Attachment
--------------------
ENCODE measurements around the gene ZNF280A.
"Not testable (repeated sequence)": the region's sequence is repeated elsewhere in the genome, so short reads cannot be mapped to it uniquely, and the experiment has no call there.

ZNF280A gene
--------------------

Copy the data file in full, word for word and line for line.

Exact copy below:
ENCODE measurements around the gene ZNF280A.
"Not testable (repeated sequence)": the region's sequence is repeated elsewhere in the genome, so short reads cannot be mapped to it uniquely, and the experiment has no call there.

ZNF280A gene